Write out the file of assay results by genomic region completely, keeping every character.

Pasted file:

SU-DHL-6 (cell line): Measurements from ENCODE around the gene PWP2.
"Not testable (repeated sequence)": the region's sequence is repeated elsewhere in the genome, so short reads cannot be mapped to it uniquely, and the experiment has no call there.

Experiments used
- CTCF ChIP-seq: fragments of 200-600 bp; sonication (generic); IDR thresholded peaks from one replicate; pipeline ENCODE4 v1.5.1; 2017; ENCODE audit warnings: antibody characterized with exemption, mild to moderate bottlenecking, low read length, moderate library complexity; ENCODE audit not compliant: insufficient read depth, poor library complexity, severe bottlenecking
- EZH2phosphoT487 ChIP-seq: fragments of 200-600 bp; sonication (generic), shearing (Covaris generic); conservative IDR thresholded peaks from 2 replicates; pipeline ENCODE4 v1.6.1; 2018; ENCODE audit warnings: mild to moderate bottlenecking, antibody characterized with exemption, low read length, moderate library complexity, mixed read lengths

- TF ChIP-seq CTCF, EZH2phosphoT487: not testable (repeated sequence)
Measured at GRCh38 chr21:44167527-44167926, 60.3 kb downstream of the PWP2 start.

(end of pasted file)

SU-DHL-6 (cell line): Measurements from ENCODE around the gene PWP2.
"Not testable (repeated sequence)": the region's sequence is repeated elsewhere in the genome, so short reads cannot be mapped to it uniquely, and the experiment has no call there.

Experiments used
- CTCF ChIP-seq: fragments of 200-600 bp; sonication (generic); IDR thresholded peaks from one replicate; pipeline ENCODE4 v1.5.1; 2017; ENCODE audit warnings: antibody characterized with exemption, mild to moderate bottlenecking, low read length, moderate library complexity; ENCODE audit not compliant: insufficient read depth, poor library complexity, severe bottlenecking
- EZH2phosphoT487 ChIP-seq: fragments of 200-600 bp; sonication (generic), shearing (Covaris generic); conservative IDR thresholded peaks from 2 replicates; pipeline ENCODE4 v1.6.1; 2018; ENCODE audit warnings: mild to moderate bottlenecking, antibody characterized with exemption, low read length, moderate library complexity, mixed read lengths

- TF ChIP-seq CTCF, EZH2phosphoT487: not testable (repeated sequence)
Measured at GRCh38 chr21:44167527-44167926, 60.3 kb downstream of the PWP2 start.